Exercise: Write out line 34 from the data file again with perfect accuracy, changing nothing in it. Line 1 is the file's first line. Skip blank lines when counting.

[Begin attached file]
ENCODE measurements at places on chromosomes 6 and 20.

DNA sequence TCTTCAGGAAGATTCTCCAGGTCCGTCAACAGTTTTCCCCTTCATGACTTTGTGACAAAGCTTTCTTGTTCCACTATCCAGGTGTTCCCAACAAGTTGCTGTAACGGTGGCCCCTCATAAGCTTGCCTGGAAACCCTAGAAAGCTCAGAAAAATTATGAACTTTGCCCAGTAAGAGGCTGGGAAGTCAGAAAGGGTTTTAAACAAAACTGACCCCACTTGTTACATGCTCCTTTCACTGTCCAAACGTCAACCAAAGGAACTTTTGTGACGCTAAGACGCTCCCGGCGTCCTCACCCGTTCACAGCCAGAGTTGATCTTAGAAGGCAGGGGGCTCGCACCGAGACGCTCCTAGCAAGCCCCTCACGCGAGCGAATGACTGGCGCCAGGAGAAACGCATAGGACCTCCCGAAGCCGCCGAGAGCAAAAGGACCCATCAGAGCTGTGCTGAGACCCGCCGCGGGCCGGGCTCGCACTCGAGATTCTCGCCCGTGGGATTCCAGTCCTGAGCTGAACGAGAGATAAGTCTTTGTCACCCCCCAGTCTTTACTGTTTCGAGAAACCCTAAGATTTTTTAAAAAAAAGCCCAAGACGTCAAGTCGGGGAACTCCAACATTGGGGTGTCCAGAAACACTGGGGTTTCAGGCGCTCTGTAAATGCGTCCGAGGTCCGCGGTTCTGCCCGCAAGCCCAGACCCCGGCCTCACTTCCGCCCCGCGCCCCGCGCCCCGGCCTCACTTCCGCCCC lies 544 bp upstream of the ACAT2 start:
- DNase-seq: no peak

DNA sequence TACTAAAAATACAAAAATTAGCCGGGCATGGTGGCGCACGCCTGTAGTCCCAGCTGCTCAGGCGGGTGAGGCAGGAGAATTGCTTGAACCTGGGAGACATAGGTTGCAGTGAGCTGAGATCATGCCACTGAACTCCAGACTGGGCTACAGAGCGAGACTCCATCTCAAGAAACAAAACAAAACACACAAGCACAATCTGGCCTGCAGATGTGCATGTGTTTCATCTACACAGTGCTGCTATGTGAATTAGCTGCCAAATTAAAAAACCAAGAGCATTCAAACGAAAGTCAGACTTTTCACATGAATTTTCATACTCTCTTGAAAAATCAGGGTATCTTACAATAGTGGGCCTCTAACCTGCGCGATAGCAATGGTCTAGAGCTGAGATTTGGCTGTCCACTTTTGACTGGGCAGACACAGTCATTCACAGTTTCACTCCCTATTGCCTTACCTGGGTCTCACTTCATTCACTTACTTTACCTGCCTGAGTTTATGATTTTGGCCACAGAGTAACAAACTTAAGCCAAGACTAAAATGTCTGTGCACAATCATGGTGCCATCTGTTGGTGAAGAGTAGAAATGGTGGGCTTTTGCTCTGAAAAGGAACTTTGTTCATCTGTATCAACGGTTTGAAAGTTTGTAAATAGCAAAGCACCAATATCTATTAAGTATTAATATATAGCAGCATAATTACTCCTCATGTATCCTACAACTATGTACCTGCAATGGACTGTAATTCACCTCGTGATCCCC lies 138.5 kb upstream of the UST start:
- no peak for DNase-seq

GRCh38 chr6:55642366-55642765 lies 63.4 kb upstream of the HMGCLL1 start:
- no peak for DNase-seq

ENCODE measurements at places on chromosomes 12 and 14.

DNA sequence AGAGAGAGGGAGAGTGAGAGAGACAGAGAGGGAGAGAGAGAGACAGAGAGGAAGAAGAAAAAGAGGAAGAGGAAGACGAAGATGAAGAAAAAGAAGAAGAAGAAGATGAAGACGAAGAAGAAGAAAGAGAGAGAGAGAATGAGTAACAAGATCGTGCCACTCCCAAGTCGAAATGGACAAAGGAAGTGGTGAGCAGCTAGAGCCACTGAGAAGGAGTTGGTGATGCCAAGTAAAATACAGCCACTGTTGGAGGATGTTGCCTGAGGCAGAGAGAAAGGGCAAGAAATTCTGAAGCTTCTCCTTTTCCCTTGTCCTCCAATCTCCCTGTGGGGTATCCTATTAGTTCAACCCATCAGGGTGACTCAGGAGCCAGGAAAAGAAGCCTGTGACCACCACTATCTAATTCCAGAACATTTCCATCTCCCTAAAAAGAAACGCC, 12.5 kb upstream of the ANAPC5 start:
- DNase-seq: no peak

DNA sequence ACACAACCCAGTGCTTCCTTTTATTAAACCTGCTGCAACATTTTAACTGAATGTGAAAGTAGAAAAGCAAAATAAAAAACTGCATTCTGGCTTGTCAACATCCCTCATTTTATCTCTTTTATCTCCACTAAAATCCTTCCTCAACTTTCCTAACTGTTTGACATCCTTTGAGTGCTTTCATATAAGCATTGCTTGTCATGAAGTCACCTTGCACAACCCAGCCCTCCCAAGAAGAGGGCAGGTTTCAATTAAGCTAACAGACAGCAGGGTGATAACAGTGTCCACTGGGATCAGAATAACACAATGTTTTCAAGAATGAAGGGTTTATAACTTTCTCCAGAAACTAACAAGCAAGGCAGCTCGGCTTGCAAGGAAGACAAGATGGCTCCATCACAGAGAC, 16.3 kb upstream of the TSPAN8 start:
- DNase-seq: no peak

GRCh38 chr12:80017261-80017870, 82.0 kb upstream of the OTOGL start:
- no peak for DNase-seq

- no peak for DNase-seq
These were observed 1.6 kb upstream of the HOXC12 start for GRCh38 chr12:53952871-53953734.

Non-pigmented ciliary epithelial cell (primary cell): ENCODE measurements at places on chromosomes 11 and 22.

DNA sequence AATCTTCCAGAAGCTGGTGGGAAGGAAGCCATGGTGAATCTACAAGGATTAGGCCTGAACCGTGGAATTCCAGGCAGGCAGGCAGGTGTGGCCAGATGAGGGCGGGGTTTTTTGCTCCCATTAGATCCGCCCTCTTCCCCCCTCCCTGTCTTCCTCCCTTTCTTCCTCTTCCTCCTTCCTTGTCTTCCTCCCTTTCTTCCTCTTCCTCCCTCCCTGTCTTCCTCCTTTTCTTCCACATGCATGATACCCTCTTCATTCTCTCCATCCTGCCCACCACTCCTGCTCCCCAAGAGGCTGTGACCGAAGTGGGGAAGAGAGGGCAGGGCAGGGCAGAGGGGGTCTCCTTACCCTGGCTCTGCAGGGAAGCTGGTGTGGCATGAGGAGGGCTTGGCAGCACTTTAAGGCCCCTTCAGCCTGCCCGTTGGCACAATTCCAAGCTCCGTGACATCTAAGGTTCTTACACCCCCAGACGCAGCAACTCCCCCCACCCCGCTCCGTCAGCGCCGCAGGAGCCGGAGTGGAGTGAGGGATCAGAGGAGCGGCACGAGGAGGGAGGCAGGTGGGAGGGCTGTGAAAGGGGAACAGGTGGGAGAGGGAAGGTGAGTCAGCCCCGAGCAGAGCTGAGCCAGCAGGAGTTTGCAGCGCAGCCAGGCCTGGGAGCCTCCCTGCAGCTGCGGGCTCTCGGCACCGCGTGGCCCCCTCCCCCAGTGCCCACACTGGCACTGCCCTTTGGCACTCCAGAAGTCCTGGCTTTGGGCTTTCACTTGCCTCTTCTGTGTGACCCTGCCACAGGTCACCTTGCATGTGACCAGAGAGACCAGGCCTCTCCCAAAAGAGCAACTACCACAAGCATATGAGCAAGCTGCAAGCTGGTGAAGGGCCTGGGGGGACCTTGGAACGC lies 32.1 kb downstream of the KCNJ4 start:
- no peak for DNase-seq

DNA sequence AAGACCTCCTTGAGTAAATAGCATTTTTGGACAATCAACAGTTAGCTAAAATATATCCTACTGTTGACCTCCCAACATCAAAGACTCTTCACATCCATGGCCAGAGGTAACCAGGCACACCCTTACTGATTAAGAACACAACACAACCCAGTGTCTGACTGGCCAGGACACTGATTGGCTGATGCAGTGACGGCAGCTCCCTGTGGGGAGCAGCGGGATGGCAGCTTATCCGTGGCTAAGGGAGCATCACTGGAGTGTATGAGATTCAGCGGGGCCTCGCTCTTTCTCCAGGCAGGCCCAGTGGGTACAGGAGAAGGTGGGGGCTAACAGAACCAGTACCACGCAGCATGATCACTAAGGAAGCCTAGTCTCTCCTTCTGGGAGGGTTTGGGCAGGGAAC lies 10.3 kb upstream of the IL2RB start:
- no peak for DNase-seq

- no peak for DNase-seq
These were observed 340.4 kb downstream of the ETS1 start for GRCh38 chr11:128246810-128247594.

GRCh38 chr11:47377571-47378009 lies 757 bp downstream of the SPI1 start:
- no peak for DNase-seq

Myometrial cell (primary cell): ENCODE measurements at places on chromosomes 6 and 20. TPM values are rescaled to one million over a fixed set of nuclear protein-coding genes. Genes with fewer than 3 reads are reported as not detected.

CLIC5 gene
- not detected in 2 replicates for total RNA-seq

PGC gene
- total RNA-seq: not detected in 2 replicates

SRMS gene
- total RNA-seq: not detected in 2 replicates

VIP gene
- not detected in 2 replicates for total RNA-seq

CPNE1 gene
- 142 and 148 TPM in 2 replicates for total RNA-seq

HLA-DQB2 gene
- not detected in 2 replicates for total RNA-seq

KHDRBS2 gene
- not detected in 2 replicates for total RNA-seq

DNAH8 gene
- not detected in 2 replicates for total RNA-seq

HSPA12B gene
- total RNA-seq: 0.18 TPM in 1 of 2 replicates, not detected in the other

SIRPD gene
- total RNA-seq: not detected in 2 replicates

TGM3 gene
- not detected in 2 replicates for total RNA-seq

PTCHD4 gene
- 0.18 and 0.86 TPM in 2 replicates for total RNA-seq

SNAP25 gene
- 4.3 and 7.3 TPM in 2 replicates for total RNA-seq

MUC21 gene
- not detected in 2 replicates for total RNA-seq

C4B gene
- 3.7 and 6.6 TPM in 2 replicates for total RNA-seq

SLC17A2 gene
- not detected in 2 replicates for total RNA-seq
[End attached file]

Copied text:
- not detected in 2 replicates for total RNA-seq